ther history of this neglected plantation is involved in gloomy uncertainty.
The inhabitants of the city of Raleigh, the emigrants from England and the firstborn of America, failed, like their predecessors, in establishing an enduring settlement; but, unlike their predecessors, they awaited death in the land of their adoption.
If America had no English town, it soon had English graves.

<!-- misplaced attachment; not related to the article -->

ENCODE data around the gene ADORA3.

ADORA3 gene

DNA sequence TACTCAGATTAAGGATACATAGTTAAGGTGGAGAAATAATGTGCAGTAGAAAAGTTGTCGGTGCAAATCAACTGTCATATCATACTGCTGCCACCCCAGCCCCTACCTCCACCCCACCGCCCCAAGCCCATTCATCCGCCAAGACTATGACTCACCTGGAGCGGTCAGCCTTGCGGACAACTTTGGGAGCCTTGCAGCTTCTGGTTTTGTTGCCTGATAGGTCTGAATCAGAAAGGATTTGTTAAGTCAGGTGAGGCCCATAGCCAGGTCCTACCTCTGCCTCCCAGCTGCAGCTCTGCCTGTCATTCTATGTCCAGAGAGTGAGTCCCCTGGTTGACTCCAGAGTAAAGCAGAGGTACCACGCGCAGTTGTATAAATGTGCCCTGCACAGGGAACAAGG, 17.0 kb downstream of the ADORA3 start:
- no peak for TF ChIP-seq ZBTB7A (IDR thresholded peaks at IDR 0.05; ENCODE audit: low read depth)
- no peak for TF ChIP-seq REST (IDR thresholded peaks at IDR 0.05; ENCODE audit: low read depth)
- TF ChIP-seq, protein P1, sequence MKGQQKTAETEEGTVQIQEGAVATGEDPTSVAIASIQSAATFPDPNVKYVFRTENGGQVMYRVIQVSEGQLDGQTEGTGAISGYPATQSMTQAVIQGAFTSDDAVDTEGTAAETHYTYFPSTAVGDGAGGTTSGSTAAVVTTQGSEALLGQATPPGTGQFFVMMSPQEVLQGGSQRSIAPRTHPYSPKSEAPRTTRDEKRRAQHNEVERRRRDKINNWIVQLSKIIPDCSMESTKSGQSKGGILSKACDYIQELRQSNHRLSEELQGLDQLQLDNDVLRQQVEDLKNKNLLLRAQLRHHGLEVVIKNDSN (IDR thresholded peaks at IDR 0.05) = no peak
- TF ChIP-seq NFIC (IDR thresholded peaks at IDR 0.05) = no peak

The original account of White, in Hakluyt, III. 340—348.
The story is repeated by Smith, Stith, Keith, Burk, Belknap, Williamson, Martin, Thomson, Tytler, and others.
For when White reached England, he found its whole attention absorbed by the threats of an invasion from Spain; and Grenville, Raleigh, and Lane, not less than Frobisher, Drake, and Hawkins, were engaged in planning measures of resistance.
Yet Raleigh, whose patriotism did not diminish his generosity, found means to despatch White with supplies
1588. April 22. in two vessels.
But the company, desiring a gainful voyage rather th